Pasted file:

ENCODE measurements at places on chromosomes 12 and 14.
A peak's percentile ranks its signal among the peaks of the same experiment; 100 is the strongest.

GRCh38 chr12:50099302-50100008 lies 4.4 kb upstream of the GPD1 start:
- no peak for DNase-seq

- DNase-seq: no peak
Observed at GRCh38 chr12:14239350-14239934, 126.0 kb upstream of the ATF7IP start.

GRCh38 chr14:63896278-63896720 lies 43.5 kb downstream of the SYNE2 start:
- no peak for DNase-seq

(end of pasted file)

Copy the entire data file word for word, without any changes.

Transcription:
ENCODE measurements at places on chromosomes 12 and 14.
A peak's percentile ranks its signal among the peaks of the same experiment; 100 is the strongest.

GRCh38 chr12:50099302-50100008 lies 4.4 kb upstream of the GPD1 start:
- no peak for DNase-seq

- DNase-seq: no peak
Observed at GRCh38 chr12:14239350-14239934, 126.0 kb upstream of the ATF7IP start.

GRCh38 chr14:63896278-63896720 lies 43.5 kb downstream of the SYNE2 start:
- no peak for DNase-seq